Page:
The fact that I am a dog lover is not a unique trait. I have three dogs. A dachshund, an Australian shepherd and an Australian kelpie/Catahoula/Australian cattle dog/border collie mix. Yes, we really know all that he is crossed with. Since some of those breeds might be new to some. I am going to tell you a little about each one starting with the least popular breeds. As I was started digging and researching more I decided to break this up into several different posts about each different breed because there is so much to learn it is too long for one post! Make sure to check back to learn more!
I got Arrow from a friend of mine who owns both of his parents and they are both working dogs. The first weekend in March I was able to participate in the working stock dpg clinic at the Illinois Horse Fair in Springfield, Illinois. The purpose of the clinic was help start, or fine tune your stock dog. Since Arrow and I are rookies at the whole herding thing it was a new adventure for us. I think the part that stood out to me most was how it came so natural to him. Because he is a mix of several different herding breeds, we didn’t really know what was going to come out. When we first put him in with the sleep it was pretty clear that the Kelpie was the front runner! It was also neat to see how the other breeds came into play. He certainly has the heeler tendencies to nip at their heels to get them to move if they just stop and he isn’t afraid to run around to the head of the stock to stop them like the Catahoula.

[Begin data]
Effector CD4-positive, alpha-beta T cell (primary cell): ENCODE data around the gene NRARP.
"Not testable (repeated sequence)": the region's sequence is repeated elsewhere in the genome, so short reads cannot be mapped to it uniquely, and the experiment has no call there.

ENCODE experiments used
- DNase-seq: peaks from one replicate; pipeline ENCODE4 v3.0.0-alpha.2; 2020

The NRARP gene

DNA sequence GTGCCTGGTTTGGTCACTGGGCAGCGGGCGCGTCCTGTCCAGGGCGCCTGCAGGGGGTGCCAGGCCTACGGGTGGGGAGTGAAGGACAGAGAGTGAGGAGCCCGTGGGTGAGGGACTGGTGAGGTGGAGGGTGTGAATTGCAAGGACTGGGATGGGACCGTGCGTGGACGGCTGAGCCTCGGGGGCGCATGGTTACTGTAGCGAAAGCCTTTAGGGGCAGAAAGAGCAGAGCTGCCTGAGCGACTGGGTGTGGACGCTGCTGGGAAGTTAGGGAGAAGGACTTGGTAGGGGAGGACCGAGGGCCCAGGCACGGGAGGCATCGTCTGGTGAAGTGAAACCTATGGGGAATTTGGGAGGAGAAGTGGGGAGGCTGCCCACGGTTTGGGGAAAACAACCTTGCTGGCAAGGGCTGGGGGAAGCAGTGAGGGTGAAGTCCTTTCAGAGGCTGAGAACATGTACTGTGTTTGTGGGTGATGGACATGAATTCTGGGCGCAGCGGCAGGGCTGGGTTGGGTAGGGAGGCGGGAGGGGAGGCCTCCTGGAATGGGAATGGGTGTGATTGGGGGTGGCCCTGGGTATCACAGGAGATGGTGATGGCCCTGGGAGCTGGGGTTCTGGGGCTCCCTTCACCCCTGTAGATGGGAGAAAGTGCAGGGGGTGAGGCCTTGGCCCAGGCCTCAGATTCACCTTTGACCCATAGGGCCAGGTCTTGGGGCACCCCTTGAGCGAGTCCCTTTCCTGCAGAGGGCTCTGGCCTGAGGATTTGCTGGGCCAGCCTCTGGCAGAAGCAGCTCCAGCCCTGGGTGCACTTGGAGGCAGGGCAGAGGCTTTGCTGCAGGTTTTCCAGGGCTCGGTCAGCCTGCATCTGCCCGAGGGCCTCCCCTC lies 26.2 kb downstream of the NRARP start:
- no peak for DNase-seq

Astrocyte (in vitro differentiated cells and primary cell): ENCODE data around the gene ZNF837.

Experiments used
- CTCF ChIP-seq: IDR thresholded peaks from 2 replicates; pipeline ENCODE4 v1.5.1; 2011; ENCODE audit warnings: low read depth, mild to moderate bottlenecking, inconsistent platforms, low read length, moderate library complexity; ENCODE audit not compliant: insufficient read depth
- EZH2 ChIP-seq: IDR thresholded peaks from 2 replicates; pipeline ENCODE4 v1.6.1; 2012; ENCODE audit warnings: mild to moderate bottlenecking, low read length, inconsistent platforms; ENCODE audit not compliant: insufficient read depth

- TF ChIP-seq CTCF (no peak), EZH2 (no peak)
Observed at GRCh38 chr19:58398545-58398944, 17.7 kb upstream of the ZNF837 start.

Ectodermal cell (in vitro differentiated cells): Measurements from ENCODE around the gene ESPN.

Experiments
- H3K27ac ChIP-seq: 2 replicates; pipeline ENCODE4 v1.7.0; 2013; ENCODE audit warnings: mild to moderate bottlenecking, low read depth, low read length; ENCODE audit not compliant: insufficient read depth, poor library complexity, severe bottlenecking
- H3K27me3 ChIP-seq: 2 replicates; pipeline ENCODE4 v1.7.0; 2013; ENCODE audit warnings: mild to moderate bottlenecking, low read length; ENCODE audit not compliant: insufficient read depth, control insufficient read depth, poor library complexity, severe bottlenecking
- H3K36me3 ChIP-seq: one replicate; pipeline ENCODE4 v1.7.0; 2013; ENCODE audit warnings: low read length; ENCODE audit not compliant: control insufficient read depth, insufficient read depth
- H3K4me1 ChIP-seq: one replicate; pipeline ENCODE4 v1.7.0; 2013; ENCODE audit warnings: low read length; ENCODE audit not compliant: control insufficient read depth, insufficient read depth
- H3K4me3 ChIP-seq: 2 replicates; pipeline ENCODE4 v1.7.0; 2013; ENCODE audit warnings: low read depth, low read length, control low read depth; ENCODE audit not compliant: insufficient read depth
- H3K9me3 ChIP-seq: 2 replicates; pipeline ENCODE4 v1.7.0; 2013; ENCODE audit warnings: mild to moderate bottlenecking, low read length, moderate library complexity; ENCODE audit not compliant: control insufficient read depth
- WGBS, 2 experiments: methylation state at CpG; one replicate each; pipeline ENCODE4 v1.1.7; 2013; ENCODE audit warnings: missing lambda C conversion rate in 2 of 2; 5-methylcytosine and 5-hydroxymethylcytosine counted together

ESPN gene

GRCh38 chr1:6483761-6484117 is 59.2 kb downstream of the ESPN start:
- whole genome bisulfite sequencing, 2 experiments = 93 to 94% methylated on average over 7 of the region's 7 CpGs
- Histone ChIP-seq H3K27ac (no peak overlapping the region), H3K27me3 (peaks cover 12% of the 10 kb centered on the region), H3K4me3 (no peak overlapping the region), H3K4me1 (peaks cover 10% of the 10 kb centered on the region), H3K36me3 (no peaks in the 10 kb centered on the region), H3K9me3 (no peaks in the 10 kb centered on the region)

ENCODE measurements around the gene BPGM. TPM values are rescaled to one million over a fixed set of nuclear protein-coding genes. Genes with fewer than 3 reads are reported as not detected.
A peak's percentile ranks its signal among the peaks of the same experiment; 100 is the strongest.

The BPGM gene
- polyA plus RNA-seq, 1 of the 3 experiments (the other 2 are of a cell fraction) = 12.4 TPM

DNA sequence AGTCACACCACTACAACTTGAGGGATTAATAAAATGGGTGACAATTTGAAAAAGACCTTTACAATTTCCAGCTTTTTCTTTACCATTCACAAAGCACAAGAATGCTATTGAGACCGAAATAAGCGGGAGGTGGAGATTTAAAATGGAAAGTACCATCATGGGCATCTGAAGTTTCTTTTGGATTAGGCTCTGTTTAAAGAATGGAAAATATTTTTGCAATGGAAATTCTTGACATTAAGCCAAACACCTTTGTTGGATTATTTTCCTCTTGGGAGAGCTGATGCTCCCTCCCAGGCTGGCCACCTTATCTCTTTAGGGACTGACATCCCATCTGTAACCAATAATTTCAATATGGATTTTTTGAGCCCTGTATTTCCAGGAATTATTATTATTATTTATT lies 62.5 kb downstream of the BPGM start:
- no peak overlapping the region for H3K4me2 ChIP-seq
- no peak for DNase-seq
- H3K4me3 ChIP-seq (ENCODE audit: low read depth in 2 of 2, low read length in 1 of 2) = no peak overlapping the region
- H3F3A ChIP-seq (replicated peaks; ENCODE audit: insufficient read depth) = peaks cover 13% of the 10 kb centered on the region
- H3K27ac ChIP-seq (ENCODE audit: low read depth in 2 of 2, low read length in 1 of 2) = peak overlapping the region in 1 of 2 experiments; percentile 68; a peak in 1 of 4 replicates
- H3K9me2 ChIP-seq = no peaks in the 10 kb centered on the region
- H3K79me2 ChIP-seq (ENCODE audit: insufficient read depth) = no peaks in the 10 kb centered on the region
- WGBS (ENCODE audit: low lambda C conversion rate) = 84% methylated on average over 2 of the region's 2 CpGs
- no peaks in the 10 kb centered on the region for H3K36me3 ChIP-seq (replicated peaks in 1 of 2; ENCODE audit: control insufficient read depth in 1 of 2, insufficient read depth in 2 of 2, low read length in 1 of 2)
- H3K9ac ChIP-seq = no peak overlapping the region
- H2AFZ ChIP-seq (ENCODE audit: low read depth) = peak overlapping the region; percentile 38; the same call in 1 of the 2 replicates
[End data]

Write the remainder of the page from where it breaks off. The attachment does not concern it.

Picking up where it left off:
The first breed I am going to introduce you to is the Australian Kelpie. The kelpie is also
known as the Australian Sheepdog or a Barb. They tend to be a lean, low to the ground dog that are very fast and energetic. They have what looks like a “German Shepard” type head with ears that stand straight up. They can come in black, red, fawn, chocolate and blue. They are high “drive”, high energy and they love to work. The excel at herding and are very trainable. If you are familiar with border collies, then you will understand the Kelpie. They like to keep stock packed together in a bunch and bring them to the handler. They are very loving and kind they can be protective of their owners and tend to be “one person” dogs. The breed is thought to be a cross between a dingo and a border collie, but more recent research and leans more toward that the breed was developed from the English north country collies.